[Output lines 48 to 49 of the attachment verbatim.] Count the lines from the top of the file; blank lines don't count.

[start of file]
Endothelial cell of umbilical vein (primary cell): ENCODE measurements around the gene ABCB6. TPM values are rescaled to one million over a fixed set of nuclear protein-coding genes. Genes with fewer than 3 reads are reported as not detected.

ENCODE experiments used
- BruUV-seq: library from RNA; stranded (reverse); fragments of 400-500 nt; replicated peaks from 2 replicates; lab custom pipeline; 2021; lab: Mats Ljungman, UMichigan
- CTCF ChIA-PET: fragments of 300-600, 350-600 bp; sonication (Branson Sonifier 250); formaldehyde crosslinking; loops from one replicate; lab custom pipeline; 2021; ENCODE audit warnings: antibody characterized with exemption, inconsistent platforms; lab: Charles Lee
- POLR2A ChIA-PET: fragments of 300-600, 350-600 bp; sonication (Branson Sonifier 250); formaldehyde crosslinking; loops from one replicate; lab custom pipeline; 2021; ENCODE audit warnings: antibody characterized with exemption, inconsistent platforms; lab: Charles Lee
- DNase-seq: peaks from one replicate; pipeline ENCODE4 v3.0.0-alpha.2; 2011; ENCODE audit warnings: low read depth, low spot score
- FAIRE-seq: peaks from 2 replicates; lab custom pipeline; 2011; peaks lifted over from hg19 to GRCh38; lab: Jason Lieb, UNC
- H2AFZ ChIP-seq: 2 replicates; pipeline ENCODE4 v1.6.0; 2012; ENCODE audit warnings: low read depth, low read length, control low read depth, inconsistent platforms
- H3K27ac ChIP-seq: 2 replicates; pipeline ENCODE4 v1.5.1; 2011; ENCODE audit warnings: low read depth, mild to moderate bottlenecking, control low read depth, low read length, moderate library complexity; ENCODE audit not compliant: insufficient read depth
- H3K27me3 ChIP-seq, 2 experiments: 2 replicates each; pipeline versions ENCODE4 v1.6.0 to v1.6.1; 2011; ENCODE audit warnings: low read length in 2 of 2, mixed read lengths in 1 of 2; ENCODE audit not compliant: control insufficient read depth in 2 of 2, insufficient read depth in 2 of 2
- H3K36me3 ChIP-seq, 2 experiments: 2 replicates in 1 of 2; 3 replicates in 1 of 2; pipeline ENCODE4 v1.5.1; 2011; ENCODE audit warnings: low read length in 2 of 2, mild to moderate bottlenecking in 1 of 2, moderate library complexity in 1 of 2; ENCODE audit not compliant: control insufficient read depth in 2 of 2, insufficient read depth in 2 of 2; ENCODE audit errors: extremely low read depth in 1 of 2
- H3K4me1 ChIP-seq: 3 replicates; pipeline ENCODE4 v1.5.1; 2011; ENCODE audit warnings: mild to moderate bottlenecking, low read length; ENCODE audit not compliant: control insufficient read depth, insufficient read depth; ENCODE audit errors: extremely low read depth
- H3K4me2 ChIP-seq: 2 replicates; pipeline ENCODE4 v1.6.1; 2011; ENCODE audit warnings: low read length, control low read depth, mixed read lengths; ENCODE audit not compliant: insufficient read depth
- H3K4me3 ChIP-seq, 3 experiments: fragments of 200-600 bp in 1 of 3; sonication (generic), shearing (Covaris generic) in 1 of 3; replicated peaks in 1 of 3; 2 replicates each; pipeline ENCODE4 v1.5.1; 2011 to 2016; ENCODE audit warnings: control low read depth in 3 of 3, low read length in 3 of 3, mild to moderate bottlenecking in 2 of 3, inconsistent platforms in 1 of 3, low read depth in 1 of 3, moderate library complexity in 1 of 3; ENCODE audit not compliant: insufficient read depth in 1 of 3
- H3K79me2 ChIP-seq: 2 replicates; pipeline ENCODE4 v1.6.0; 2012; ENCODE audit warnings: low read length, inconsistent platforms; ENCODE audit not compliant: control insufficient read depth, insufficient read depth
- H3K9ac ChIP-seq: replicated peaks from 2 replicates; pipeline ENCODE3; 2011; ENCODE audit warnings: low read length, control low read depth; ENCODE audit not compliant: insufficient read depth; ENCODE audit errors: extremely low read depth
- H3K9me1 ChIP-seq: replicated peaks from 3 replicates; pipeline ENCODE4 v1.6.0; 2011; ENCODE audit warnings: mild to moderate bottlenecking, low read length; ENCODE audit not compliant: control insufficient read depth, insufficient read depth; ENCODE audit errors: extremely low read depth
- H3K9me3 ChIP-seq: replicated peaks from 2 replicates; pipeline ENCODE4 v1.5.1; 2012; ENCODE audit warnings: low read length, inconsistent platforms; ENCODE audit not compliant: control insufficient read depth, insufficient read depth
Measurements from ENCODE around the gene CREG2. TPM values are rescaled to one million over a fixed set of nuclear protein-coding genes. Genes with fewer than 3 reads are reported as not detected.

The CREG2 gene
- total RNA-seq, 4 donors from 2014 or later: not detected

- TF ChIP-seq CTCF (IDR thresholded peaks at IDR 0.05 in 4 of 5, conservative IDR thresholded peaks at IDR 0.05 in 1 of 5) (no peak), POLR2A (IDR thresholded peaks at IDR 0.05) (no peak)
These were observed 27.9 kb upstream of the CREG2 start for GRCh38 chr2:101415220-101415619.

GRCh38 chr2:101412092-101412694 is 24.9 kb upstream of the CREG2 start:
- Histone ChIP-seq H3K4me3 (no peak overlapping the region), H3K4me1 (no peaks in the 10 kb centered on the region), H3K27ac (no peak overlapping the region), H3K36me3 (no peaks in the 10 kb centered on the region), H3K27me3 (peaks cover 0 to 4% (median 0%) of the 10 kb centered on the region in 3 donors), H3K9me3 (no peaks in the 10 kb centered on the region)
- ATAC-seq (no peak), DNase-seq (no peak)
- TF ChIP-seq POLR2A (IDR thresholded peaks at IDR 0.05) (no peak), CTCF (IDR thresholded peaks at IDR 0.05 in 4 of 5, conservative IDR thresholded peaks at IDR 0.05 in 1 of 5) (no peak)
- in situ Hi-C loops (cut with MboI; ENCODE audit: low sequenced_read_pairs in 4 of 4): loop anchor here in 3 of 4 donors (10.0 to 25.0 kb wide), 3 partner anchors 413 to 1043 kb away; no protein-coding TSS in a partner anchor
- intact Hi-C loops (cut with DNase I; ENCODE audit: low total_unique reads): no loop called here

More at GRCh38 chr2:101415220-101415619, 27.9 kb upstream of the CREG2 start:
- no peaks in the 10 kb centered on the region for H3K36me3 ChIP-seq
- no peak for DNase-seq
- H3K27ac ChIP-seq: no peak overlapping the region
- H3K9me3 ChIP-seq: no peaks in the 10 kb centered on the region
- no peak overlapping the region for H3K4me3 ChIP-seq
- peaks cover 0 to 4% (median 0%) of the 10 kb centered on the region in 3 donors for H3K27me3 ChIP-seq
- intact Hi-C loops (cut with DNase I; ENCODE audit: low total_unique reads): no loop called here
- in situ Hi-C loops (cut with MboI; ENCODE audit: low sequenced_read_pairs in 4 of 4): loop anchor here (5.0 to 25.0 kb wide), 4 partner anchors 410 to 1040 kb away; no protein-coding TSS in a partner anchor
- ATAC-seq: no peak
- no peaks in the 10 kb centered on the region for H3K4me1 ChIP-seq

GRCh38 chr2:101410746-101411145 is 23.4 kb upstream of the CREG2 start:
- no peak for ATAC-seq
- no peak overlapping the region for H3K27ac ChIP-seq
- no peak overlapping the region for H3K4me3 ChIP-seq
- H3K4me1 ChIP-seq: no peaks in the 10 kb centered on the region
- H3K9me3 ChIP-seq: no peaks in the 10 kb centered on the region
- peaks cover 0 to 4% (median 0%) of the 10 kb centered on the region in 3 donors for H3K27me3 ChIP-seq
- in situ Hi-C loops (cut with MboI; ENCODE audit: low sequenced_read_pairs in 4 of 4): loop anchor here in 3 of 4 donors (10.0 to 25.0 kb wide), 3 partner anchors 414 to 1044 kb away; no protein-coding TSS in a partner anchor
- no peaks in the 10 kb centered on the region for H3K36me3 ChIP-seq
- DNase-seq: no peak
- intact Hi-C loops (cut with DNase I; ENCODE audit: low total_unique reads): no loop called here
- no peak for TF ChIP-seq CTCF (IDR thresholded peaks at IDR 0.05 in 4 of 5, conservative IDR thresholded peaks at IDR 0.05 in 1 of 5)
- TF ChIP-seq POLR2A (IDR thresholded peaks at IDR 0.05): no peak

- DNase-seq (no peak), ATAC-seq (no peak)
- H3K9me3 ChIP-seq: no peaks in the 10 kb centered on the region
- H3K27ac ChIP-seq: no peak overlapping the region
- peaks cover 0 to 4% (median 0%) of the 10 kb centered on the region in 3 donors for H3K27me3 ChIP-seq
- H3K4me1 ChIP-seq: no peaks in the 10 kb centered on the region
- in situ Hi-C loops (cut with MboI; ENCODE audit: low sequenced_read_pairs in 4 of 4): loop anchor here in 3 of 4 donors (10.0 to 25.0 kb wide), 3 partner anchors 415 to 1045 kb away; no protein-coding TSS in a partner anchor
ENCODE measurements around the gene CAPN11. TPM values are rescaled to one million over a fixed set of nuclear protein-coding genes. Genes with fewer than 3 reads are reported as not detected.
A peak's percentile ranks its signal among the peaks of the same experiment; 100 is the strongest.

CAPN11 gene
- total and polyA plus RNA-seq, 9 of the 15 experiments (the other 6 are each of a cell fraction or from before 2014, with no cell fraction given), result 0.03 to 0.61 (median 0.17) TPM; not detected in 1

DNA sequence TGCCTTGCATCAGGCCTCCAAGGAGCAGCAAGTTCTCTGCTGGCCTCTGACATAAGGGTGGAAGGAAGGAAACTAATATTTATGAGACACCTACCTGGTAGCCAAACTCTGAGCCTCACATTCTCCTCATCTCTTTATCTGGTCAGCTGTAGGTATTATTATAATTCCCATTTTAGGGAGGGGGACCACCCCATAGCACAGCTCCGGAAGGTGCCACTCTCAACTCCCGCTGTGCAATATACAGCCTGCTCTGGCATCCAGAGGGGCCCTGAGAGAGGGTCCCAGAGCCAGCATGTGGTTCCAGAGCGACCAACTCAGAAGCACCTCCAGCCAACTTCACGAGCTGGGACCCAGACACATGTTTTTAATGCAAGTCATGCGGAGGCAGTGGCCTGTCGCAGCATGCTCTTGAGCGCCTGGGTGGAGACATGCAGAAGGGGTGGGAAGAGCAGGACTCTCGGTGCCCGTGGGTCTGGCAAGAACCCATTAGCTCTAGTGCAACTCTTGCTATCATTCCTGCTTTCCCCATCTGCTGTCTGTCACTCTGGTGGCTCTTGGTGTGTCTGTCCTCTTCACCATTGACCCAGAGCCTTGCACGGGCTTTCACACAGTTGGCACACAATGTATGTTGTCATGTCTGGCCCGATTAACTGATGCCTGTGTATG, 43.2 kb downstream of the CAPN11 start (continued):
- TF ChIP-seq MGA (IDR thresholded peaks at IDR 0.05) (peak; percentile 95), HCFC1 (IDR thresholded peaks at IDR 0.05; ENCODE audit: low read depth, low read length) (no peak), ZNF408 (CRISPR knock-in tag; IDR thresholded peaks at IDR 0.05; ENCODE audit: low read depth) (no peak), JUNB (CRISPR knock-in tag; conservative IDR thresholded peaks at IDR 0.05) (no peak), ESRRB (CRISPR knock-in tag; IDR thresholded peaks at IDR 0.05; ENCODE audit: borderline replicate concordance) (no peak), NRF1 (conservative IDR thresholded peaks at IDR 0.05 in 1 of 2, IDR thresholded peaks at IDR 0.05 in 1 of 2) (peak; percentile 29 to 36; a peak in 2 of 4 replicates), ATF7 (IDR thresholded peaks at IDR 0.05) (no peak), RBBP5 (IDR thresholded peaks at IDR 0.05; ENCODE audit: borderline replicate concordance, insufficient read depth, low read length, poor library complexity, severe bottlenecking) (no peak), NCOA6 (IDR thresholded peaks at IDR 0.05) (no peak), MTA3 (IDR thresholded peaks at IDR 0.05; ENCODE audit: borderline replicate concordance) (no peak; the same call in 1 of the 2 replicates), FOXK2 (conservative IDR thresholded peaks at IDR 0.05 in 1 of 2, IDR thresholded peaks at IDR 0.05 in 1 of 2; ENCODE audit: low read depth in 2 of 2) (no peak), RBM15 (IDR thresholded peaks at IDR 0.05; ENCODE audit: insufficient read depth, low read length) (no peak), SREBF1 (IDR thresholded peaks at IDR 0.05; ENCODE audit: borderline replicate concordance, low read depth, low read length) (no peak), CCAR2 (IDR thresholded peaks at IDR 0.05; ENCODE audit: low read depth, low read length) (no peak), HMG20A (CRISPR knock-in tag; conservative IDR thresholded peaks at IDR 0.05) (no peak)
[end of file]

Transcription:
- in situ Hi-C loops (cut with MboI; ENCODE audit: low sequenced_read_pairs in 4 of 4): loop anchor here in 3 of 4 donors (10.0 to 25.0 kb wide), 3 partner anchors 414 to 1044 kb away; no protein-coding TSS in a partner anchor
- no peaks in the 10 kb centered on the region for H3K36me3 ChIP-seq